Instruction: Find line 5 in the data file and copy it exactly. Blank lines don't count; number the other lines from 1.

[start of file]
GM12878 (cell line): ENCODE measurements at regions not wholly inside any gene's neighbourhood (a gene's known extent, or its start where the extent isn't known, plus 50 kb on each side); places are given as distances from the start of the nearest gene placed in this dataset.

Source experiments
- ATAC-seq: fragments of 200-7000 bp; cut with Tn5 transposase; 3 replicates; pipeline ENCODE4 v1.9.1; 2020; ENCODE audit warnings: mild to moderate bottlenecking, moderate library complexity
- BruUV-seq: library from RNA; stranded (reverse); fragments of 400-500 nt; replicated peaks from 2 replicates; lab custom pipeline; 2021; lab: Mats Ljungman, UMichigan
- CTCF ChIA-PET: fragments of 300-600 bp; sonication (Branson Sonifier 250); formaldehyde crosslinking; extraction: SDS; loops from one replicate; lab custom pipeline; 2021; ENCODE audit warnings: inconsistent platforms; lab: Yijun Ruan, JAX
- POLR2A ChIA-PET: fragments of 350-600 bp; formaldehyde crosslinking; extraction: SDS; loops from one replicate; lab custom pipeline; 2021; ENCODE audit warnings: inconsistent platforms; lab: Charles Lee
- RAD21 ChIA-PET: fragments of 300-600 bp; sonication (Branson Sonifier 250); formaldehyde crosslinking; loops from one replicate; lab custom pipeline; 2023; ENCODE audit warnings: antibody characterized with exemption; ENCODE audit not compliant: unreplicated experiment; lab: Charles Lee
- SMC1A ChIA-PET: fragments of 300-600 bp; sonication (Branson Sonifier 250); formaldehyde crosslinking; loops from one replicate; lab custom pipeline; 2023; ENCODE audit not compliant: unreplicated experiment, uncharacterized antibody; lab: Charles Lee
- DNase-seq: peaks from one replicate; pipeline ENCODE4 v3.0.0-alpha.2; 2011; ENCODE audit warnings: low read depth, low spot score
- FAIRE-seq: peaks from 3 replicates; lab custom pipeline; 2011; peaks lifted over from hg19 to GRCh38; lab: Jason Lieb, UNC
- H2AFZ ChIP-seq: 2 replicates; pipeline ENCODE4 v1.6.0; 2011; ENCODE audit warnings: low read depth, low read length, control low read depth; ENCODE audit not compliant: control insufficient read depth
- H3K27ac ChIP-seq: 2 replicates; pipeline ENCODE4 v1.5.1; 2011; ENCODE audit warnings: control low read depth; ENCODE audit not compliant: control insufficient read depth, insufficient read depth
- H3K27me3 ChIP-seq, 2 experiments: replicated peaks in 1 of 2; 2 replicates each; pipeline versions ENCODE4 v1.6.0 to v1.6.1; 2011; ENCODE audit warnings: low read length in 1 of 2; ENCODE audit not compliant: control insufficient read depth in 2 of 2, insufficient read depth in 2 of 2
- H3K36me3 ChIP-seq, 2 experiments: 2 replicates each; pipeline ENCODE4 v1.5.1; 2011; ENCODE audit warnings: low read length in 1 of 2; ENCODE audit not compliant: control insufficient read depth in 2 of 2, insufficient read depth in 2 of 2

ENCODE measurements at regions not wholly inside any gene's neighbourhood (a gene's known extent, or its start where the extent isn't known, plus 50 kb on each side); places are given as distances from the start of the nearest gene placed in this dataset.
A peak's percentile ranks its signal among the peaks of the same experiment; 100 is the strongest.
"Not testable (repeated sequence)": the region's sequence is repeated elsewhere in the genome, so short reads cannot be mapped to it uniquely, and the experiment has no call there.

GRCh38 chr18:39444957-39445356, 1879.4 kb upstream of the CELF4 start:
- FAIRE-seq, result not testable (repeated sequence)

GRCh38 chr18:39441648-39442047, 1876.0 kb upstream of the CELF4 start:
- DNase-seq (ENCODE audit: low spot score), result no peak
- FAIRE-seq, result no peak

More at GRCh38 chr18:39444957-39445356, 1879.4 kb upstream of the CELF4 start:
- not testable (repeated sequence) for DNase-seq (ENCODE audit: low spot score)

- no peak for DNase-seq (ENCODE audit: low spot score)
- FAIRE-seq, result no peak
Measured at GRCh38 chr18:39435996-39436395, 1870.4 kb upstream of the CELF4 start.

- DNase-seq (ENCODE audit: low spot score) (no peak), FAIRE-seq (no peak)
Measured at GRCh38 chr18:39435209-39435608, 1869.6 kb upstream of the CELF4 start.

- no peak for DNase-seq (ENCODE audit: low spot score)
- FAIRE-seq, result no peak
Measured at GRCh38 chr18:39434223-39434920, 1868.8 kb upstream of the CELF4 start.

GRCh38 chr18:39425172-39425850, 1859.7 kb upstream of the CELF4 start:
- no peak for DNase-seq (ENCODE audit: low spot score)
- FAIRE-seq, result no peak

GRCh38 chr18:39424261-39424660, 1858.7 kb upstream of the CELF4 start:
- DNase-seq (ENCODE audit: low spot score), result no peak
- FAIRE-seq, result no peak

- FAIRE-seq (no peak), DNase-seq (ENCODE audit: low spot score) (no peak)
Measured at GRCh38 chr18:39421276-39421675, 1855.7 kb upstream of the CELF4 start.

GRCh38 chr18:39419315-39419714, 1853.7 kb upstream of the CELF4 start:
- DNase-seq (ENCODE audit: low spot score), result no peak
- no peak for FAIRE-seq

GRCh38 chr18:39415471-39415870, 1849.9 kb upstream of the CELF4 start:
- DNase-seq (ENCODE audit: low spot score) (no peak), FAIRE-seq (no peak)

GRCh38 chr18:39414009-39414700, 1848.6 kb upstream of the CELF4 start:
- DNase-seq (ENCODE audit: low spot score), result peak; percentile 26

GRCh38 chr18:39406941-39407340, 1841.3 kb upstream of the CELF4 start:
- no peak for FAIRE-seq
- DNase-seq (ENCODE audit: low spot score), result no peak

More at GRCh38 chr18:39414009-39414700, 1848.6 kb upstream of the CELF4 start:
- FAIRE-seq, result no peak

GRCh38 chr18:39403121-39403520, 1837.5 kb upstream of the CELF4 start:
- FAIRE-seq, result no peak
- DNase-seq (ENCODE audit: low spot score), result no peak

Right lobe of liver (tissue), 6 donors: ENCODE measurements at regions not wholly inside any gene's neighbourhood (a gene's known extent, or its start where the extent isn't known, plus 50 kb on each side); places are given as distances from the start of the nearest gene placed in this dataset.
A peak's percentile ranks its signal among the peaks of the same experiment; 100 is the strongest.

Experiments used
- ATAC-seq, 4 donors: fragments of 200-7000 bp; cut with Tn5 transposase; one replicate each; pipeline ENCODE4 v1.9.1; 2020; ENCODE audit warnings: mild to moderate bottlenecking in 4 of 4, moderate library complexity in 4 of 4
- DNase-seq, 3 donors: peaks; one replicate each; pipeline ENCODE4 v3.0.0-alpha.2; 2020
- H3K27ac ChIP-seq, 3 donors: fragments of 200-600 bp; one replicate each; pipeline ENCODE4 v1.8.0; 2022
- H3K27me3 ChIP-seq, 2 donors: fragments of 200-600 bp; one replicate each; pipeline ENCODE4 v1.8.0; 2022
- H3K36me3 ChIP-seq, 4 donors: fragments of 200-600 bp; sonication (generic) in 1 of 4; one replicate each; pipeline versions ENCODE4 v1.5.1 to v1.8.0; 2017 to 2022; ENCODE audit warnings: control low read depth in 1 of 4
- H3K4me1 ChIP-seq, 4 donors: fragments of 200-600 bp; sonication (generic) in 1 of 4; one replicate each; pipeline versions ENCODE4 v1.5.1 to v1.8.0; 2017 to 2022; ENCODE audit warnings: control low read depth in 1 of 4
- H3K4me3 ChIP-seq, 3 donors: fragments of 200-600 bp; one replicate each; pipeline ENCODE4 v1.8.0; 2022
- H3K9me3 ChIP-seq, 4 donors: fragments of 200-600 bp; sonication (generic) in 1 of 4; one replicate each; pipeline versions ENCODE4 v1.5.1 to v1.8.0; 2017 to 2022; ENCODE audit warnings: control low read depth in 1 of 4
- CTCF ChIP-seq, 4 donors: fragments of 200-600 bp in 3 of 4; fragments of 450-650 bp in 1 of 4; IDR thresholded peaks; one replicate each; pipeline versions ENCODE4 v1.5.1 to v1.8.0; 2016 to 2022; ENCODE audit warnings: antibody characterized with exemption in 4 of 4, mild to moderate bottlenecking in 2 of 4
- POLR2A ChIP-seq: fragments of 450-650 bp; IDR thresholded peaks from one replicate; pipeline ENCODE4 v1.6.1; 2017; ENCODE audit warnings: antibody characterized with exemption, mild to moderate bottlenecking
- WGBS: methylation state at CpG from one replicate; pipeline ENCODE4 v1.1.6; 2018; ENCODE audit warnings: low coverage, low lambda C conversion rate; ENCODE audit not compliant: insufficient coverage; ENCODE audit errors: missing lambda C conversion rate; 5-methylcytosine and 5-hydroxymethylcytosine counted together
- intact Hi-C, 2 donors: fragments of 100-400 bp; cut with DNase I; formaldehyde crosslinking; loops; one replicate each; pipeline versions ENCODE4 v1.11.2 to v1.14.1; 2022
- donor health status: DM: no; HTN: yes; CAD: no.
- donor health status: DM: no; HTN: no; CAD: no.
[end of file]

- CTCF ChIA-PET: fragments of 300-600 bp; sonication (Branson Sonifier 250); formaldehyde crosslinking; extraction: SDS; loops from one replicate; lab custom pipeline; 2021; ENCODE audit warnings: inconsistent platforms; lab: Yijun Ruan, JAX